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I have two functions, tuples and perm. They are similar.

tuples[L_, 0] := {{}};
tuples[L_, k_] := Join @@ Table[{x}~Join~y, {x, L}, {y, tuples[L, k - 1]}];

perm[L_, 0] := {{}};
perm[L_, k_] := Join @@ Table[{x}~Join~y, {x, L}, {y, perm[Select[L, # != x &], k - 1]}];

(*tuples[{1, 2, 3}, 2]*)
(*{{1, 1}, {1, 2}, {1, 3}, {2, 1}, {2, 2}, {2, 3}, {3, 1}, {3, 2}, {3, 3}}*)
(*perm[{1, 2, 3}, 2]*)
(*{{1, 2}, {1, 3}, {2, 1}, {2, 3}, {3, 1}, {3, 2}}*)

I know tuples can be defined using Nest, but I don't know whether perm can be defined using Nest or Fold.

tuples2[L_, k_] := Nest[Join @@ Table[x~Join~{y}, {x, #}, {y, L}] &, {{}}, k];
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Could you please tell us what perm is supposed to do? Is it working correctly or not? And what specifically is your question? – whuber Feb 6 '13 at 3:07
@whuber perm is equivalent to Permutations. It looks like it is a question of how to implement it functionally. – rcollyer Feb 6 '13 at 3:10
By comparing to the documentation, it is clear that the implementation given in the question is not equivalent to Permutations. For instance, the present implementation would not reproduce the behavior of Permutations with just one argument or with a list as a second argument. I think it's incumbent on the OP to tell us more precisely what he wants, rather than hoping our guesses will be correct. – whuber Feb 6 '13 at 3:24
@rc Yes, one would guess that... Another point: exactly how much of that behavior should be reproduced? For instance, the sequence of elements in the output list does not appear to be documented, so would it be okay for perm to produce the same output as Permutation but in a different order? We don't know because the OP has not specified what the desired behavior is. – whuber Feb 6 '13 at 3:33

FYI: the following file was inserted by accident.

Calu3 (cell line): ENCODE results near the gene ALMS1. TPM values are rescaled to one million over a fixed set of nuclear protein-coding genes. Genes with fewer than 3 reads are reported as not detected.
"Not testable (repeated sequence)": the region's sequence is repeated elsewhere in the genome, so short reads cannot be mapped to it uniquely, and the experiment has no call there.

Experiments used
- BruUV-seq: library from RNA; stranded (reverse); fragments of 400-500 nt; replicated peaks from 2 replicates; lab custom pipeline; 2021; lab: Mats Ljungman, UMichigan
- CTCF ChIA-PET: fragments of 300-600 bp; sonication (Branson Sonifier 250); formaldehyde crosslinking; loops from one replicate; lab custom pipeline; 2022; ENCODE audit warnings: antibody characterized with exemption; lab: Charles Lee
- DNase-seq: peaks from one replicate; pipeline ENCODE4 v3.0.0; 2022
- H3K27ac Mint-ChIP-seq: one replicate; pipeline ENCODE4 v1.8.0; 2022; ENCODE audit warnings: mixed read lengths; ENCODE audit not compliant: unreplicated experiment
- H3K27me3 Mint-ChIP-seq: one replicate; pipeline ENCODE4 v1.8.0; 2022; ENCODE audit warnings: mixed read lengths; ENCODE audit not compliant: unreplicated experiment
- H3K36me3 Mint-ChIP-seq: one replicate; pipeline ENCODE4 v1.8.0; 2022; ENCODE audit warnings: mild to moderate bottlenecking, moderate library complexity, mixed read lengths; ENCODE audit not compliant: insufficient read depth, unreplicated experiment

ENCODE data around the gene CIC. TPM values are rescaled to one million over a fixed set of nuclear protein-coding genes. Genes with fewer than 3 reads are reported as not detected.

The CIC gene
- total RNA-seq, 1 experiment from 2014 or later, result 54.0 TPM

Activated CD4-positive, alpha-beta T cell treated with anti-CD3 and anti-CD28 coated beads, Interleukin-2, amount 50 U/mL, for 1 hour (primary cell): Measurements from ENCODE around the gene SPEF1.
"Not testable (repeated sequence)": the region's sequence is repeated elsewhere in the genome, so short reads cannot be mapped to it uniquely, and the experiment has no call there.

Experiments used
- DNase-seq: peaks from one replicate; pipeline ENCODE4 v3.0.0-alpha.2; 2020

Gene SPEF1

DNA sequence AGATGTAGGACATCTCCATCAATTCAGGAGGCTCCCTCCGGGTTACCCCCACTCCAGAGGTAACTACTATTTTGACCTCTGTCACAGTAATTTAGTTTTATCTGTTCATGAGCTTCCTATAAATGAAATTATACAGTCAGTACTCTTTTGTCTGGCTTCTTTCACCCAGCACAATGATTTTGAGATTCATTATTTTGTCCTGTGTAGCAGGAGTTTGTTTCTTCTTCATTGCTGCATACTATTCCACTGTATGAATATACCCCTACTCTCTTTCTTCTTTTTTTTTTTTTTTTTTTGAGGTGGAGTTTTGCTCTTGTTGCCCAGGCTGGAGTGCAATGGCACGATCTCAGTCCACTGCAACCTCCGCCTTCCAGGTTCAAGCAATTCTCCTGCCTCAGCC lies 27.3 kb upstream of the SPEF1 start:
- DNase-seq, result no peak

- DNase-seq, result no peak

@whuber and @rcollyer: I think the OP's question can be boiled down to this: "Assuming perm is correct and does what the OP wants it to do (regardless of similarity to Permutation), can it be written using Nest or Fold?". – R. M. Feb 6 '13 at 4:49
up vote 5 down vote accepted

An iterative procedure could look as follows: when you call your perm function and when k>0, then a first step would be, to build your result for k==1. This is all elements of the list wrapped in List

 (* Out[36]= {{1},{2},{3}} *)

With this start, you could concentrate to think about how a function would take e.g. {1} and create all children. This process is done in the recursion of your original function. Nevertheless, it's not hard to calculate this without recursion. The {1} would be transformed into a list {{1,2},{1,3}}, meaning you append to the initial list {1} all members of your all list which are not contained in the initial {1}.

When you want to do this for {{1},{2},{3}}, you can Map the same function over the list. Since this would leave you with 3 sublists, you need to join them. This basic idea can be put into a function step, which is called after we initialized our result

step[partialRes_, all_] := 
 Join @@ Map[Table[Append[#, new], {new, Complement[all, #]}] &, partialRes];

permHalirutan[l_, k_Integer] := Module[{res, iter = k - 1},
  res = Partition[l, 1];
  Nest[step[#, l] &, res, iter]

That should do an equivalent work as your original function.

And before someone asks, yes, there is of course a more compact form of the same method kicking some of the unnecessary characters which make it more readable, but less nerdy:

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